By Li Lianxing, Zhao Yinan
Zhuo Qiang established the Mara Conservation Fund to protect lions and other wild animals in Maasai Mara, enjoying the sense of fulfillment from helping the big cats in the Kenyan reserve's savannah.
But Zhuo, the only person from China with a mission of this kind in Africa, admits he was overwhelmed by a sense of loneliness.
"Distrust, doubt and scrutiny were initially some of the most common reactions to my efforts," he said. "Many still thought that Chinese were more likely to eat and kill wild animals than protect them, especially in remote Africa," he said.
"It was true that we were not prominent enough in this respect, so we could only prove ourselves by consistent action and commitment," Zhuo said.
But now he has received a shot of inspiration - from Premier Li Keqiang's visit to Africa.
The trip marks the first time a top Chinese leader has pledged to focus more on ecological systems, wildlife protection and collaboration with African countries in these fields, which shows the Chinese government's growing global responsibility.
Li visited the Ivory Burning Site Monument in Nairobi National Park with Kenyan President Uhuru Kenyatta on Saturday during his visit to the country.
He said he wanted to send a loud and clear message, in the presence of Kenyatta and dozens of reporters, that the Chinese government is firmly resolved to protect wildlife and resources and will continue to share Kenya's commitment to fight the illegal ivory trade.
While encouraging more Chinese to come to Kenya and enjoy the beautiful landscape, Li said he will also increase efforts to cooperate with Kenya to fight illegal ivory trading and protect wildlife and resources.
"It is true that we have seen an increase in cases of illegal hunting and trade of ivory and other products," Li said. "But the Chinese government has taken and will continue to take legal steps to seriously deal with these cases."
Earlier this year, China established an interagency effort to fight illegal ivory trading, and it has also, for the first time, destroyed 61,000 metric tons of illegally traded ivory.
"Africa is the last Garden of Eden, and its rain forests, wetlands and savannahs are vital to the global ecological system," Zhuo said. "If the ecology and environment are damaged, then all other parts of the world including China would be severely affected, so there is a compelling obligation for China to join this effort."
Zhuo added that ivory and rhino horn smuggling involving Chinese has hurt the image of the Chinese community in Africa, so wildlife and conservation must be given the same priority as such fields as infrastructure and trade.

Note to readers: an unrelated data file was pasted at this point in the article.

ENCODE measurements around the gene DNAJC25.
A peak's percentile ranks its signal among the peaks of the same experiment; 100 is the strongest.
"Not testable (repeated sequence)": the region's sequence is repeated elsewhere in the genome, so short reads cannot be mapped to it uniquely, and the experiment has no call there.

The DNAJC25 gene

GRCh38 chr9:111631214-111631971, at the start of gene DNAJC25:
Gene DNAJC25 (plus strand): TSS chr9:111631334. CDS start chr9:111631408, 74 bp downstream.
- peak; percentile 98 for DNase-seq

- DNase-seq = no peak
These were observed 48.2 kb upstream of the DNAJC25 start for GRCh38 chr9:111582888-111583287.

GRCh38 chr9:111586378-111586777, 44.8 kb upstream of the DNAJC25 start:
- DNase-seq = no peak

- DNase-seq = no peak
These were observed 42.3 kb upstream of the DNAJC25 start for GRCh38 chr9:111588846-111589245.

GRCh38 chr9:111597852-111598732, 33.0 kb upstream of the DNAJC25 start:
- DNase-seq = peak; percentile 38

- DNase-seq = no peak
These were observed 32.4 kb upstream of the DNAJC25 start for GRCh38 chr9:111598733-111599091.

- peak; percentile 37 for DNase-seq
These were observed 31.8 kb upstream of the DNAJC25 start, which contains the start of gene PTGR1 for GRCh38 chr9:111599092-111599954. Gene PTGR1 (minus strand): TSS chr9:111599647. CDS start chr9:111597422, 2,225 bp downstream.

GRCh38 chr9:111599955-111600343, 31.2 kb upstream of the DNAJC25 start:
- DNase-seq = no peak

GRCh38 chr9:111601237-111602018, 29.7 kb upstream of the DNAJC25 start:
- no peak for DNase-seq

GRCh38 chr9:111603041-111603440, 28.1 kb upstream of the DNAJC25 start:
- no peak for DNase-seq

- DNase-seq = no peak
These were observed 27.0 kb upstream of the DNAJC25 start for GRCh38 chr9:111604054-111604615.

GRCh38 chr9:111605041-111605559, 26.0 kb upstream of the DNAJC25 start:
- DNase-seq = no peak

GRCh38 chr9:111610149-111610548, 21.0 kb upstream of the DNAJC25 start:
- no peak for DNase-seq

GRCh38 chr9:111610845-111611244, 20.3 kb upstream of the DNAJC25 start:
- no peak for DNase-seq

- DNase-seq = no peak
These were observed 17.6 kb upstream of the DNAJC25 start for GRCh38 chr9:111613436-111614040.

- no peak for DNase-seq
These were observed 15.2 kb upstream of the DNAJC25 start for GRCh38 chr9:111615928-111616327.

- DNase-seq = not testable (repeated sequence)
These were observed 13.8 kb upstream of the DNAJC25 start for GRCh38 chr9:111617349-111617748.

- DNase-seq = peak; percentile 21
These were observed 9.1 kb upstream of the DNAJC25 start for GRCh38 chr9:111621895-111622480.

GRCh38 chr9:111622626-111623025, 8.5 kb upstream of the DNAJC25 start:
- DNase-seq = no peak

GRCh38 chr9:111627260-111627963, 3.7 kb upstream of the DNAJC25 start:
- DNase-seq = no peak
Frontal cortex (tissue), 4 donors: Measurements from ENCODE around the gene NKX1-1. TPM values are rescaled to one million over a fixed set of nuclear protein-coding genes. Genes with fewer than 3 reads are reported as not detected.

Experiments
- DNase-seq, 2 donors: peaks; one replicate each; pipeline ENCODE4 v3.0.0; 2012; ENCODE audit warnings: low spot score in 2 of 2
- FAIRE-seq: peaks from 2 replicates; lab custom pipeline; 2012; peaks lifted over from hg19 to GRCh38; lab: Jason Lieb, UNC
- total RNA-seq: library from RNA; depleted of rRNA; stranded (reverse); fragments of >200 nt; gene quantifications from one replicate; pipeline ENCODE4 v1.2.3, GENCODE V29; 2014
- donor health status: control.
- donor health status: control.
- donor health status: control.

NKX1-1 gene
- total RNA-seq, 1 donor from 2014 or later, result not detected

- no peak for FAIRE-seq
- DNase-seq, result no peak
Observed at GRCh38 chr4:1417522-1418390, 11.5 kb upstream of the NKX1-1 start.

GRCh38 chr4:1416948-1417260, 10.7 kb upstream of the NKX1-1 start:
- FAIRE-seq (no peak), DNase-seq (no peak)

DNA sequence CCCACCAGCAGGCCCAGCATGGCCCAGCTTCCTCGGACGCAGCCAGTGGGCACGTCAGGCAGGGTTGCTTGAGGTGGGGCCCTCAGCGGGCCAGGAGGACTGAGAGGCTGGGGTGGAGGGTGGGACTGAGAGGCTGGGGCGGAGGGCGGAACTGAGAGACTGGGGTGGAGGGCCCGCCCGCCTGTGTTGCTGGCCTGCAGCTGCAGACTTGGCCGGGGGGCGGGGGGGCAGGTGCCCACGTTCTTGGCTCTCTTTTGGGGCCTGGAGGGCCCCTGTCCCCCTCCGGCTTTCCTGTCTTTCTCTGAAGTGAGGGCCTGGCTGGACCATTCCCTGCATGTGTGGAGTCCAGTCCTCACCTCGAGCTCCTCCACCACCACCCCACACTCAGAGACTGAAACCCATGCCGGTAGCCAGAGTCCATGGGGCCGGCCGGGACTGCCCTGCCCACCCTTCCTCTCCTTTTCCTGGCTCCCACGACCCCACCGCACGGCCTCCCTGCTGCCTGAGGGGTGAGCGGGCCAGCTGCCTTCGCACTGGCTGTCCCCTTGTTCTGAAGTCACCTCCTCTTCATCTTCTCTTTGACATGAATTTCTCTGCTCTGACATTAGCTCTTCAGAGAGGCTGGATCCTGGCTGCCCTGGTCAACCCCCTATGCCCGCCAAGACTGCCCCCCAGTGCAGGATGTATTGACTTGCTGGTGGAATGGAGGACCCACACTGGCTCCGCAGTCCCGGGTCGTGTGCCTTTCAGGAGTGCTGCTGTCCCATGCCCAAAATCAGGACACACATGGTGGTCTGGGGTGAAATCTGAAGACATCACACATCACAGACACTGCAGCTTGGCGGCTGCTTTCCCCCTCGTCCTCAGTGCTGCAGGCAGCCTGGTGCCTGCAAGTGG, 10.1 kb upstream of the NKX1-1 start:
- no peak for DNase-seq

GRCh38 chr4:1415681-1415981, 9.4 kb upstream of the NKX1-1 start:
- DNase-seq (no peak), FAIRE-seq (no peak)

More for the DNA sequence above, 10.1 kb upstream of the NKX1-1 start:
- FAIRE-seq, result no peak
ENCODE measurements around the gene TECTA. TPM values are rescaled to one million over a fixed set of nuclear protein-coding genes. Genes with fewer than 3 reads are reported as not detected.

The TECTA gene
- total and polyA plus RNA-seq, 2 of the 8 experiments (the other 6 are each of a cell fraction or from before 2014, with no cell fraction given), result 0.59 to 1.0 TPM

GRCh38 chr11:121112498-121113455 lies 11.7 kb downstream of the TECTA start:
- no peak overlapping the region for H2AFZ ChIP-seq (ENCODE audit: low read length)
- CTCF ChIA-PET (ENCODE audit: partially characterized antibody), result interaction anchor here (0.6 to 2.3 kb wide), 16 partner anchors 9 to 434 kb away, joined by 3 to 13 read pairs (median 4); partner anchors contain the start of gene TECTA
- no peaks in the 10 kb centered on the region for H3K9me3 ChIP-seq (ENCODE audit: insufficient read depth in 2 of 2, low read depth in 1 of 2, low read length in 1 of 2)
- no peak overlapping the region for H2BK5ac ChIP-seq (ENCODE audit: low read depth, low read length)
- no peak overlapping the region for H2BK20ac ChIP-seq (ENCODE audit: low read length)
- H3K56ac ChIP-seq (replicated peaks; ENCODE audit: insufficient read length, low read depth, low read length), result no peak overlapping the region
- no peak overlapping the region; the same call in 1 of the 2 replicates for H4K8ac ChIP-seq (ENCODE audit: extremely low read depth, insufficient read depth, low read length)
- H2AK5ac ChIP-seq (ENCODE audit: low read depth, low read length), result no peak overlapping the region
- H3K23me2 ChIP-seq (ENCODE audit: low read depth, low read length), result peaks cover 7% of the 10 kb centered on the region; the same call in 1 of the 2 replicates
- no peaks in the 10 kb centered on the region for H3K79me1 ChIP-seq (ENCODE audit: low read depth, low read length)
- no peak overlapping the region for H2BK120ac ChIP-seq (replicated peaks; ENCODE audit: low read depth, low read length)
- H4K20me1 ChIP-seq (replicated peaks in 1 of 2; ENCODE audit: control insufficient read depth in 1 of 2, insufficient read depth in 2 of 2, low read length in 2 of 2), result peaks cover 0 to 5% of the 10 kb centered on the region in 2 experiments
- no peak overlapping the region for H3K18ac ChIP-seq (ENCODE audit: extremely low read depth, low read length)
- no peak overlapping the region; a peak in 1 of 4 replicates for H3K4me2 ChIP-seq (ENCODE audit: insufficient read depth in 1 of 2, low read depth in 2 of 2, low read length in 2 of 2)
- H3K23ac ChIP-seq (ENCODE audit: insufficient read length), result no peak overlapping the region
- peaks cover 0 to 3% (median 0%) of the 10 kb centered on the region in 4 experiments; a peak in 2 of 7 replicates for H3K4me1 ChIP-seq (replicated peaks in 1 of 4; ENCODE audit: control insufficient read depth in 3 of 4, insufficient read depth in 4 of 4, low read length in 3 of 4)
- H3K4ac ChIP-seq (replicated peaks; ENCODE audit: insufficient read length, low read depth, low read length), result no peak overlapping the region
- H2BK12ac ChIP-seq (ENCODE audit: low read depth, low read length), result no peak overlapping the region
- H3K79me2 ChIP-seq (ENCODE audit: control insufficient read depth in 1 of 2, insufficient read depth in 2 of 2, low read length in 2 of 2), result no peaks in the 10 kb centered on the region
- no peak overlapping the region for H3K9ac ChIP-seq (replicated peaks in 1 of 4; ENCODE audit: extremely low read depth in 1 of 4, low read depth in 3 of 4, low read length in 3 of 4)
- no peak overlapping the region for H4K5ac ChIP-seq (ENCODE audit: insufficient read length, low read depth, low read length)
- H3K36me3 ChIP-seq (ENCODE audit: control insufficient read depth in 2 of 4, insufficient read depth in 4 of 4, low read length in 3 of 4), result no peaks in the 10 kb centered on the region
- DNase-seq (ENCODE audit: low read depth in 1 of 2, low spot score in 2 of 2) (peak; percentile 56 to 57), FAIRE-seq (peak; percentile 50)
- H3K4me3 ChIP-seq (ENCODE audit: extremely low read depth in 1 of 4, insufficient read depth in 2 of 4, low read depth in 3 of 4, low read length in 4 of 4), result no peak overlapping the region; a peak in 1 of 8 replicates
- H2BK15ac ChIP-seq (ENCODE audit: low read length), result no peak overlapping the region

"We are so inspired by the messages given by Premier Li and we have to clearly speak out that the Chinese are coming, not to destroy the environment, but to join global efforts to protect the last paradise," he said.
Iain Douglas-Hamilton, a conservation scientist and founder of Save the Elephants, said China has its own well-developed experience in protecting wild animals, especially elephants in China, and this experience should be shared with others.
"Chinese and African affairs are increasingly intertwined. The Chinese government's $10 million contribution to Africa's wildlife and environment is a crucial investment in the future of one of the world's natural wonders," he said. "These funds are urgently needed to protect elephants from poachers in Kenya, but China holds the key to a much bigger prize. By ending domestic sales in ivory, China could ensure the survival of elephants across the African continent."
According to Michael Gachanja, executive director of the East African Wild Life Society, China's commitment could greatly help the region combat increasing poaching to avoid extinction of species.
"Especially the two sides could work together to improve the law enforcement and implementation to foil the illegal activities," he added.
Li also met with representatives from United Nations agencies, including the United Nations Environment Programme and UN-Habitat, to discuss future collaboration in protecting the global environment and ecological diversity.
In a meeting with Achim Steiner, executive director of UNEP, Li said China "would like to continue to collaborate with UNEP to enhance green development and sustainable environmental management."
Additionally, Li said, "China has contributed $6 million to the UNEP trust fund and will continue to make contributions to that fund in the future. China also wants to enhance communication, cooperation and coordination with UNEP and multilateral environmental agreements."
Stainer said a new agreement signed between the two sides to harness their strengths, capacities and resources to help countries of the Global South combat climate change "sends another powerful message that China is committed to combating climate change, not only within its own borders, but across the Global South".